11. "We used a gestational carrier (aka surrogate) so I didn't breastfeed. I could have taken a whole host of hormones to be able to; however, hormonal changes trigger my seizures. We’ve relied on formula and donor milk."
12. "My son was born at 30 weeks. We spent 76 days in the NICU. He needed a heart surgery and was on oxygen for eight months. He never could latch. I pumped for 18 months. So many people had opinions: strangers, acquaintances, and family. I will never understand how TF so many people with no skin in the game can have formed opinions with, like, sub-opinions and footnotes about how I should feed my child and tell me all about them while I’m minding my damn business."
"He is strong and healthy now.
PS: Pumping on an airplane is fine; just look the other way if it fills you with righteous indignation, and be grateful for what you have. We all have different paths to walk."
13. "My nephew was adopted, and breastfeeding was never an option. People seem to forget that adoption exists, and families look all sorts of ways with people all across the gender spectrum who are biologically unable for whatever reason to produce milk, even with hormones. It is 0% anyone's business. I'm currently pregnant with my first, and plan to breastfeed if possible, but only for economic reasons. I'm really scared of it."
14. "I tried to breastfeed my baby. I put her to the breast for about a week, but most days ended in tears on my part. I was overwhelmed, and my husband felt helpless because he couldn't help feed her. I lost so much sleep, was exhausted, and just didn't feel that 'beautiful bond' people describe."
"After that, I pumped and supplemented with formula for six weeks. That helped a little bit, but I was still supposed to be pumping every two to three hours. Pretty soon into my pumping journey, I realized I had DMERS (dysphoric milk ejection reflex syndrome), which is essentially where I would get this deep sinking anxious feeling in my stomach every time I pumped. It was horrible. I thought something was wrong with me.
After six weeks, I quit pumping and fully formula fed, and my mental health drastically improved. Our baby is fed and happy, and that's all that matters at the end of the day."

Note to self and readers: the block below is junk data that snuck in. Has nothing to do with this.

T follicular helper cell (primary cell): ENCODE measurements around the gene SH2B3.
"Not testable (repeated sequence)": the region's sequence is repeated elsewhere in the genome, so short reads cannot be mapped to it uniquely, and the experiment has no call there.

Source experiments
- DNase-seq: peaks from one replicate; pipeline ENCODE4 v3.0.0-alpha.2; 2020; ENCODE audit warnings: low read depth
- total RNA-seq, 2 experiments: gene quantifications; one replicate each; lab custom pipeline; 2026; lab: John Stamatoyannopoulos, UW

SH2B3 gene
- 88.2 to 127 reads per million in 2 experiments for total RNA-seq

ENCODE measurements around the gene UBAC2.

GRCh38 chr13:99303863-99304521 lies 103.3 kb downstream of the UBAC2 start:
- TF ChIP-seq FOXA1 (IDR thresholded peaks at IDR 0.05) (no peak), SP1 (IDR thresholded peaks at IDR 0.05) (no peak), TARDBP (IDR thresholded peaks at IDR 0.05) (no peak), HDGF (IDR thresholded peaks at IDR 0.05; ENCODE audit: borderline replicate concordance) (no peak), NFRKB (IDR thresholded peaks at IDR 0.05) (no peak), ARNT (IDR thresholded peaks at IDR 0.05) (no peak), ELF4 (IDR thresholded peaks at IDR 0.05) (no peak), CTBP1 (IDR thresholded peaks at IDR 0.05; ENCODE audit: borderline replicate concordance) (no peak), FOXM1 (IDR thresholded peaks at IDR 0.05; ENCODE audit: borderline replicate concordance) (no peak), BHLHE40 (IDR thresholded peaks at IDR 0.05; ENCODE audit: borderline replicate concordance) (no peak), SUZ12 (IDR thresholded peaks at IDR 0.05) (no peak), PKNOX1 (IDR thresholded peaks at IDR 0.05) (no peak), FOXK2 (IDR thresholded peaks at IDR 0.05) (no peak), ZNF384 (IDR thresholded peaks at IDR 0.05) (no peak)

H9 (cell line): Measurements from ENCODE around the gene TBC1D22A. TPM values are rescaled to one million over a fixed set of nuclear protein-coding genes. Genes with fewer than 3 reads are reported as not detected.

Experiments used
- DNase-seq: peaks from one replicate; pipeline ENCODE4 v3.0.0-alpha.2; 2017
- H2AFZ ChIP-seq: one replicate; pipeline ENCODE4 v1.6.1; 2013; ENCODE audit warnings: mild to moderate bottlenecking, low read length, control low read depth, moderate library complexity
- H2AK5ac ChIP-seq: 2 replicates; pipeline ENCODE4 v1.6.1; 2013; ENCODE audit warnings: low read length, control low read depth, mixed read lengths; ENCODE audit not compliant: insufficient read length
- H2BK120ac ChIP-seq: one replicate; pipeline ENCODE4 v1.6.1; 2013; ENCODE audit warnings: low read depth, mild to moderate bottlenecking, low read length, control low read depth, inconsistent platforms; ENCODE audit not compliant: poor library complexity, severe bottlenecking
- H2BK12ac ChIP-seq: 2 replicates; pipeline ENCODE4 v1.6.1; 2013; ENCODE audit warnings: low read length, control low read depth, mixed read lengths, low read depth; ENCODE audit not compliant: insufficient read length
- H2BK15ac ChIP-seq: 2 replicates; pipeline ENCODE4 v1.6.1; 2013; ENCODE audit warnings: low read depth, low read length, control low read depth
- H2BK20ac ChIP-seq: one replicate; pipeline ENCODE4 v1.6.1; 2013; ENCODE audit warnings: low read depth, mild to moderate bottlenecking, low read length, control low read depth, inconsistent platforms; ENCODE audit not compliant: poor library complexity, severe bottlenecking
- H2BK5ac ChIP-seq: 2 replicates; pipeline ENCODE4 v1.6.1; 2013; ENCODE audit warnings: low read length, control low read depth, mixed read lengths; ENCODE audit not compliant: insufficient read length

15. "I did the research and simply didn't want to take chances on breastfeeding. I liked how with formula I knew exactly how much milk and nutrients my baby was getting. It turned out I couldn't breastfeed even if I wanted to because I didn't produce enough milk. I'm glad I chose formula from day one. I've gotten a lot of hate for it, but I don't care. I feel so bad for parents going through this formula shortage."
16. "I chose not to for multiple reasons, the biggest: I simply didn’t want to. I knew that my mental health would take a decline with the constant worry, pumping, repeat. We went through fertility treatment to get our son, and I wanted to be able to enjoy my little time at home with him with a clear head."
17. "People who say, 'Just breast feed,' don't understand how boobs work. I was all about it, my work even had a pump room, but my daughter was not gaining any weight. I was not producing enough milk. She had to have formula just to grow. We did weekly weigh-ins with her pediatrician because with just breast milk, she stayed at 5 pounds. It was formula or malnourish my kid."
18. "My breasts were different shapes and sizes. The plastic surgery I had at 18 finished any ducts I had. But I had had one too many Stephen King's Carrie-like experiences of being publicly humiliated while in a changing room or at a party and treated like a circus freak."
"When I had my babies, I bought milk from the milk bank and used formula. I do sometimes tease my now-adult child and teen child about their multitude of mothers. They are, in every way, worth every expensive can that I cried over, sleeplessly losing count over the scoops of powder. Finally throwing budget to the wind and buying liquid, cutting my fingers with sharp pull tabs.
My children, fed on the milk of many, nourished on a product from a can, are perfect. Thank you, milk donors and formula producers."
19. "My baby had the most horrendous reflux and couldn't keep anything down apart from the special anti-reflux milk. So I decided on not breastfeeding as I didn't want my baby to starve."
20. "I started out breastfeeding, but I wasn’t producing enough. I started pumping as well, but even pumping every three hours 24 hours a day I wasn’t producing enough. My job as a teacher does not offer any paid maternity leave, and I have to go back or lose my health insurance and mess up my pension."
"And they don’t have to guarantee my position will be available in the fall even though I’m tenured. I 'thankfully' got eight weeks of unpaid leave because I had a C-section. Otherwise, I’d be forced to go back after six unpaid weeks."